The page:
Hopper Propelled Electric started out on the road much like any other outfit. A trail of bands that have gone before, a handful of songs and the resolve to rock & roll. One guy trying to keep the dearly loved blues in pocket, punk on a leash, spouting high octane tales about driving, drinking (but never at the same wheel), love, hate, nights in police cells and crooked characters.
A raw dirty guitar with slide thrown in and screaming down a bullet mic doesn’t command that much attention though. With pounding, tribal beats holding it together and a driving bass intertwined, the sound started to develop. Originally billed as Drunken Boat and the Squall, we started rehearsing in a hovel surrounded by dead rats & empty bottles, cut a five track demo and gate crashed a couple of gigs at local taverns.Here’s some words stolen from abattoirblues.com
-Who or what made you decide to pick up an Instrument?
I actually got into music fairly late on. Music was around in our house but not in abundance. When I did get into music at about 9, 10 years old I fell straight into Dire Straits and Eagles, picked up a guitar and started to play. It wasn’t till I met Andy at school and he played me some Led Zeppelin, Rolling Stones and Cream that I actually found music I loved. I listened to those bands and went backwards. Who wrote that? Who’s Willie Dixon? Chester Burnett? That’s when I went as far back as recorded music would allow.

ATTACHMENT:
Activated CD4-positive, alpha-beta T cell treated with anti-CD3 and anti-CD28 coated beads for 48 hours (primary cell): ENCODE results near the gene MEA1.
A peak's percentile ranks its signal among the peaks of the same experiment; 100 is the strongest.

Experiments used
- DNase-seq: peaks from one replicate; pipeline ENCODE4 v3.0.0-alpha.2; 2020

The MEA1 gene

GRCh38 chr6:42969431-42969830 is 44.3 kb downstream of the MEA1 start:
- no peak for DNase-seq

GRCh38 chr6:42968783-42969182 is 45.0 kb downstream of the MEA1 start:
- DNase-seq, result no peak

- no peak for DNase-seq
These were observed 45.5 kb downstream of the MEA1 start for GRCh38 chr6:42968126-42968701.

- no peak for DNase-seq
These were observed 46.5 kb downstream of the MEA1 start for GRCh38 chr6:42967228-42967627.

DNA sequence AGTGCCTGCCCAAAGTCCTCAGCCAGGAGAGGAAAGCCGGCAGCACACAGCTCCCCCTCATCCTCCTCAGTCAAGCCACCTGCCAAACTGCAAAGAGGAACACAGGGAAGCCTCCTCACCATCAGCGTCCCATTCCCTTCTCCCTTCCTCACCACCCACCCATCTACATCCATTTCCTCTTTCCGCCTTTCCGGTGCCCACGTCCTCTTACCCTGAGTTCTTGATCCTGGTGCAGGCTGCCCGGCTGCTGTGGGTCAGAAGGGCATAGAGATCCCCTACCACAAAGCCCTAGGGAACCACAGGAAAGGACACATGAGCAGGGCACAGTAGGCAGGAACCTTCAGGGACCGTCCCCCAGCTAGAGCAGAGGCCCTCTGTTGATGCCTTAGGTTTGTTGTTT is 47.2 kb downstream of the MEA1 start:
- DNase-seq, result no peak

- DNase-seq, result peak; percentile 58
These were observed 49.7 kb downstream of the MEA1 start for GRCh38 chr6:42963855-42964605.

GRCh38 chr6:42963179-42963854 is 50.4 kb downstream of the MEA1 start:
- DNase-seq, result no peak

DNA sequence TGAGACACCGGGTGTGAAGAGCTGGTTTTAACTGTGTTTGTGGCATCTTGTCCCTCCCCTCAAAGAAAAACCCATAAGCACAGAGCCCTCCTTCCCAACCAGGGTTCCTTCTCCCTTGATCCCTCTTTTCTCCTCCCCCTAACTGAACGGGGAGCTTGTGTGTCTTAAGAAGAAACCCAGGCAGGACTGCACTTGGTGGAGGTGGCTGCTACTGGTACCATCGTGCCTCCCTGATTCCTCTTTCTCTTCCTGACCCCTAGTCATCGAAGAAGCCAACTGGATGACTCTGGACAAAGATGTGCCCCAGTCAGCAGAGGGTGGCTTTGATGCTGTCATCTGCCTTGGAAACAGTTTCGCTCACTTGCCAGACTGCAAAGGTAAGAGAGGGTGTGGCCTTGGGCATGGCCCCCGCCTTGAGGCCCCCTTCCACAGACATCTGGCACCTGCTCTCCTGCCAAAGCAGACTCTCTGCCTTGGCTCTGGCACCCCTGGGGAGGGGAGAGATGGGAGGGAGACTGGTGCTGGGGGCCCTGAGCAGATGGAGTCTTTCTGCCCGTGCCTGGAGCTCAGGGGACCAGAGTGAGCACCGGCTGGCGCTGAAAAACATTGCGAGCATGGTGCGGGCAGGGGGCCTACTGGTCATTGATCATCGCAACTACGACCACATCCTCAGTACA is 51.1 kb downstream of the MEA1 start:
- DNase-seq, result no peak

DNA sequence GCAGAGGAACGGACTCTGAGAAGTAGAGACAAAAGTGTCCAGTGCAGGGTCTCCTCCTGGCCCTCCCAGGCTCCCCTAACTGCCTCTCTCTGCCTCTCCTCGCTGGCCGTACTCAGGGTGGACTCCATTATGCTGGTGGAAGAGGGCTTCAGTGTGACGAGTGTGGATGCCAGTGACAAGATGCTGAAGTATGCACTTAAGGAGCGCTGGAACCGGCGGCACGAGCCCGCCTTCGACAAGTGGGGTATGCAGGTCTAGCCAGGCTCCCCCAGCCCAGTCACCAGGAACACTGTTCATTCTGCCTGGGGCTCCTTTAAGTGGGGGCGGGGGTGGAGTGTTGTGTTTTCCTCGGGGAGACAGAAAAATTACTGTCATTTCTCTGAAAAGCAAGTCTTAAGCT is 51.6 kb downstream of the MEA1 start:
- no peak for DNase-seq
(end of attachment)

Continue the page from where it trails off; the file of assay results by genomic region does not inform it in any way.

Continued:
-Could you give us a brief history of the band with any standout moments?
I’d posted an ad for a drummer after my last band split. I’d heard nothing and was about to go it solo until I got a reply from Debby saying she liked a lot of the influences I’d posted and was I still looking to play. We got together with this guy I knew on bass and played a few gigs but that didn’t work out. I asked Andy who I’d been in bands with since school if he wanted to get back into playing and here we are now.
-Do you think the blues is still relevant in modern music?
As long as there’s rock & roll and that still continues to matter to people, the blues will always be relevant. Now the blues gets under the fingernails of other genres like hip hop (Buck 65, Black Keys Blackroc album/JSBX) but there are still people out there drawing on the blues and playing true roots music like Charlie Parr and William Elliott Whitmore.
-How has the blues influenced your music?
I love the simplicity, the complexity, the stories, the repetition and the sheer raw feeling involved. I love to just pick up a guitar and slide or a harmonica and try and create riffs and hooks that get into your blood. There’s not a lot of slide and no harmonica at all in what we play live, but it’s a great starting point.
The Kiss Off are a rock n’ roll band. Now, watch this video.
Can I have a hegg?